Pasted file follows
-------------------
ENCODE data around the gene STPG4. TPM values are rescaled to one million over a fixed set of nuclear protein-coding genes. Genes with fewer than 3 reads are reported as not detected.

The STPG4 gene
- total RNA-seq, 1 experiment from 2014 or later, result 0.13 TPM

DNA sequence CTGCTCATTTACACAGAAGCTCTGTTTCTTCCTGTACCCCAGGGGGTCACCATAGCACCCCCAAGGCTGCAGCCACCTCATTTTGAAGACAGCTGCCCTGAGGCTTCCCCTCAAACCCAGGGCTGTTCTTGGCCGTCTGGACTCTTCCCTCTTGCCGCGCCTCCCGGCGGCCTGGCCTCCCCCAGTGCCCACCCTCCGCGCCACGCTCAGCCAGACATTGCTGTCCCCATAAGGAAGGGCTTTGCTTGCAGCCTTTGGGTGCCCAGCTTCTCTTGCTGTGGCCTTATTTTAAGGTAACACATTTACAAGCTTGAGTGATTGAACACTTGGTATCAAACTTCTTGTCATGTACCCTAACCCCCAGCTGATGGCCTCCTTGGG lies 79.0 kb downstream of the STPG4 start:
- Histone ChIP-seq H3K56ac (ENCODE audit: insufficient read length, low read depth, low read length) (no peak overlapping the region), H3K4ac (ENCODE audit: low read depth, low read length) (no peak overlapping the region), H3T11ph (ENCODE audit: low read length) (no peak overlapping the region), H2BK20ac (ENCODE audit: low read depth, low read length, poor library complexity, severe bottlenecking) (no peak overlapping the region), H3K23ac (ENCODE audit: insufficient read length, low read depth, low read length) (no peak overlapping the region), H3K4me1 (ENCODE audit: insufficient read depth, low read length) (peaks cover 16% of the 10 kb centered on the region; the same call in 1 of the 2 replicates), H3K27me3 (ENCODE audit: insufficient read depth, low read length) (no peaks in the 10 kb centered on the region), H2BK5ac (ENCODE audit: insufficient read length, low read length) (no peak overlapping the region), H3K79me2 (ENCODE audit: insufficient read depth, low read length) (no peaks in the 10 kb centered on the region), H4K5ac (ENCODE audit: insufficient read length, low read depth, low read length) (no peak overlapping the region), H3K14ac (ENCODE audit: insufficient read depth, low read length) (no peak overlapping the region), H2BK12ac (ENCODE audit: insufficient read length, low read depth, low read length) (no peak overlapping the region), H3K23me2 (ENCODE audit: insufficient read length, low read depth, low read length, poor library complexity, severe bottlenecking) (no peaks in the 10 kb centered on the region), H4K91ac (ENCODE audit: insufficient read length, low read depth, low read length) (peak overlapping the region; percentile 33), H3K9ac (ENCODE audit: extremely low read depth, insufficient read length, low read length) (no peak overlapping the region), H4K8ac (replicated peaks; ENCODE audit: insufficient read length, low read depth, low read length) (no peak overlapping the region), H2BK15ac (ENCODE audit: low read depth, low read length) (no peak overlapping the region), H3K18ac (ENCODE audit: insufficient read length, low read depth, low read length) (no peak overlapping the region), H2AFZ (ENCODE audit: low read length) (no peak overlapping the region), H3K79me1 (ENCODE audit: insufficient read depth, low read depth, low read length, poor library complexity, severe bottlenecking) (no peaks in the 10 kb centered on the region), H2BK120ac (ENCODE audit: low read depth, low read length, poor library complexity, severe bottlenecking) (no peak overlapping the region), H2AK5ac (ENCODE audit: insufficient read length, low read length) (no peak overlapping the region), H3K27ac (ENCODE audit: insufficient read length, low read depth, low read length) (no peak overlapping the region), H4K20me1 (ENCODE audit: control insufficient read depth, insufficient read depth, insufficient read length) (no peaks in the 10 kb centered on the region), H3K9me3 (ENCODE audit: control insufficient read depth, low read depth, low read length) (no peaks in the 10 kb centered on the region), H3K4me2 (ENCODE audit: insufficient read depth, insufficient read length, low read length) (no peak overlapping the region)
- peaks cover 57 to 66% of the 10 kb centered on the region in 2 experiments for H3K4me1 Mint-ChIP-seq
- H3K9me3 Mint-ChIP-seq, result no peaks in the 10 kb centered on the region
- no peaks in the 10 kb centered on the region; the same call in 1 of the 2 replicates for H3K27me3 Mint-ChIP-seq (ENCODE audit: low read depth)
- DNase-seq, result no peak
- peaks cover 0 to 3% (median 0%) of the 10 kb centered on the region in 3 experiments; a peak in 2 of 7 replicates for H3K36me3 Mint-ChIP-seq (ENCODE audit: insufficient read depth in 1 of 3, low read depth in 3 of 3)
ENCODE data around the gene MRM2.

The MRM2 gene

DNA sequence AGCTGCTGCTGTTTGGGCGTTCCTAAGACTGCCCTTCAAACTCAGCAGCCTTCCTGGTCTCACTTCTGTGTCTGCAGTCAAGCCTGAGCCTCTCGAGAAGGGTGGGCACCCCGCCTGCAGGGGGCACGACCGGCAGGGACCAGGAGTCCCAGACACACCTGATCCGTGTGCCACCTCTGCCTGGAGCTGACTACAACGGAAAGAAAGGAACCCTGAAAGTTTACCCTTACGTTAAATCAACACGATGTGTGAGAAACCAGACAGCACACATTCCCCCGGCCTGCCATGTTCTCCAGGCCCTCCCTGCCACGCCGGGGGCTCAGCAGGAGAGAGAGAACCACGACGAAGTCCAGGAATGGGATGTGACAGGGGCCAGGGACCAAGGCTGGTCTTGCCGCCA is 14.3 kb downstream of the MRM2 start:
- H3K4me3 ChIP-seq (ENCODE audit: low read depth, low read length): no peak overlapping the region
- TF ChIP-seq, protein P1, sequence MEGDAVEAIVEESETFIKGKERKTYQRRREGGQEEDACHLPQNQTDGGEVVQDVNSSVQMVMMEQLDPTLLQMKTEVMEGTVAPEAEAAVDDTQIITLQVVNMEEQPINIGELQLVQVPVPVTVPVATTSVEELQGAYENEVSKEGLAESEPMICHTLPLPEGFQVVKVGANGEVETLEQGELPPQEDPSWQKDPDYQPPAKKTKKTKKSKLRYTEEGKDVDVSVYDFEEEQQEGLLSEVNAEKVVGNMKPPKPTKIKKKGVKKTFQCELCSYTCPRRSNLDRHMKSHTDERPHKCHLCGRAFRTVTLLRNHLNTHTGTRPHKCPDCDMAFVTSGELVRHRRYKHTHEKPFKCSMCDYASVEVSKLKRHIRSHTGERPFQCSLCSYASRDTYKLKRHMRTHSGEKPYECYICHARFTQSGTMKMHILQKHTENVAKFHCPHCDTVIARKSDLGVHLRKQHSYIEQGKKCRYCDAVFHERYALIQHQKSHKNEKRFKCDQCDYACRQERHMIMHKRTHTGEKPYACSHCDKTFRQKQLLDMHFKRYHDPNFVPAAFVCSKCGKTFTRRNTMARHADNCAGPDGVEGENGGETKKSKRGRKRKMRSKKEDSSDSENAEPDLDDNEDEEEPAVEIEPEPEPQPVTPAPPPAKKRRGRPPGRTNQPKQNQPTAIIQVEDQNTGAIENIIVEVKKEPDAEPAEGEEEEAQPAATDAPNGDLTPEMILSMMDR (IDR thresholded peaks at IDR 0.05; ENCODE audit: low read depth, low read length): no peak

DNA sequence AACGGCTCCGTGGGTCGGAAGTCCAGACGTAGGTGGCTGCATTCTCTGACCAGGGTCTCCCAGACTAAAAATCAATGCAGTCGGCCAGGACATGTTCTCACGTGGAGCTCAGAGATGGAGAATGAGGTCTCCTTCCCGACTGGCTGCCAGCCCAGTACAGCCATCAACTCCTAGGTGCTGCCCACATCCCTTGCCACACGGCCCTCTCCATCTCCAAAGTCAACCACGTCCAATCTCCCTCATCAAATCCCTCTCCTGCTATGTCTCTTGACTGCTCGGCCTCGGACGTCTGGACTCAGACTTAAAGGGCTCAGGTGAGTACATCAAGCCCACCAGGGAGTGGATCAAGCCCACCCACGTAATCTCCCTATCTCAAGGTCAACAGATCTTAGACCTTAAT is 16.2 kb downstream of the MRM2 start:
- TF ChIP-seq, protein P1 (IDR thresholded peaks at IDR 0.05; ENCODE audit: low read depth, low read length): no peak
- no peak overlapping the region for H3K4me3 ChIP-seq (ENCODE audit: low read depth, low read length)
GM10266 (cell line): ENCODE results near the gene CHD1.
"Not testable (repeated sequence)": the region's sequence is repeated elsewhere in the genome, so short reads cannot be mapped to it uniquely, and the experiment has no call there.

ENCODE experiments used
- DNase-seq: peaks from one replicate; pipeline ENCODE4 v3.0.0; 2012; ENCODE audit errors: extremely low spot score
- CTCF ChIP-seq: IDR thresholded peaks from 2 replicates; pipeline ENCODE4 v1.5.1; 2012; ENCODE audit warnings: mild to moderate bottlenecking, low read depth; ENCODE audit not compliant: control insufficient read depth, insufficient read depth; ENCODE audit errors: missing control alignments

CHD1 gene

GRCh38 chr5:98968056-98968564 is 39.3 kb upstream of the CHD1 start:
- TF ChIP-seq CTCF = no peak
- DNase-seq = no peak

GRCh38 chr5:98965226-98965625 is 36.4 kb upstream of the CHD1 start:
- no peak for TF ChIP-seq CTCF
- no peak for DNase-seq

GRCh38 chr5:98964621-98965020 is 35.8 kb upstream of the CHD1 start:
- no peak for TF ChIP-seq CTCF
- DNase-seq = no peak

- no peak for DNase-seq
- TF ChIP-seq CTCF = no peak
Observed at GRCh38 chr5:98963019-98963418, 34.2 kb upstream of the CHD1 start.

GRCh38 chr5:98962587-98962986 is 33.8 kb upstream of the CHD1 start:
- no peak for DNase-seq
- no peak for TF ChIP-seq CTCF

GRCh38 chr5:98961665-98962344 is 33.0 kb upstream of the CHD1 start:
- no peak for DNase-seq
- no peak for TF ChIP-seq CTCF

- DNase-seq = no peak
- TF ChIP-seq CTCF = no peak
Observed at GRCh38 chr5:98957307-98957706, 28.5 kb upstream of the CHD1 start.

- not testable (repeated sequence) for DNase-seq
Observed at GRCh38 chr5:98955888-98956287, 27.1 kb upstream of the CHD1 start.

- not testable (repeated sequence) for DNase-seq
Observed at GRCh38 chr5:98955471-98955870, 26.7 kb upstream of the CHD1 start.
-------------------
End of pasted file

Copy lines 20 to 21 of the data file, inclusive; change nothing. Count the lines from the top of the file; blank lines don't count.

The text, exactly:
"Not testable (repeated sequence)": the region's sequence is repeated elsewhere in the genome, so short reads cannot be mapped to it uniquely, and the experiment has no call there.

ENCODE experiments used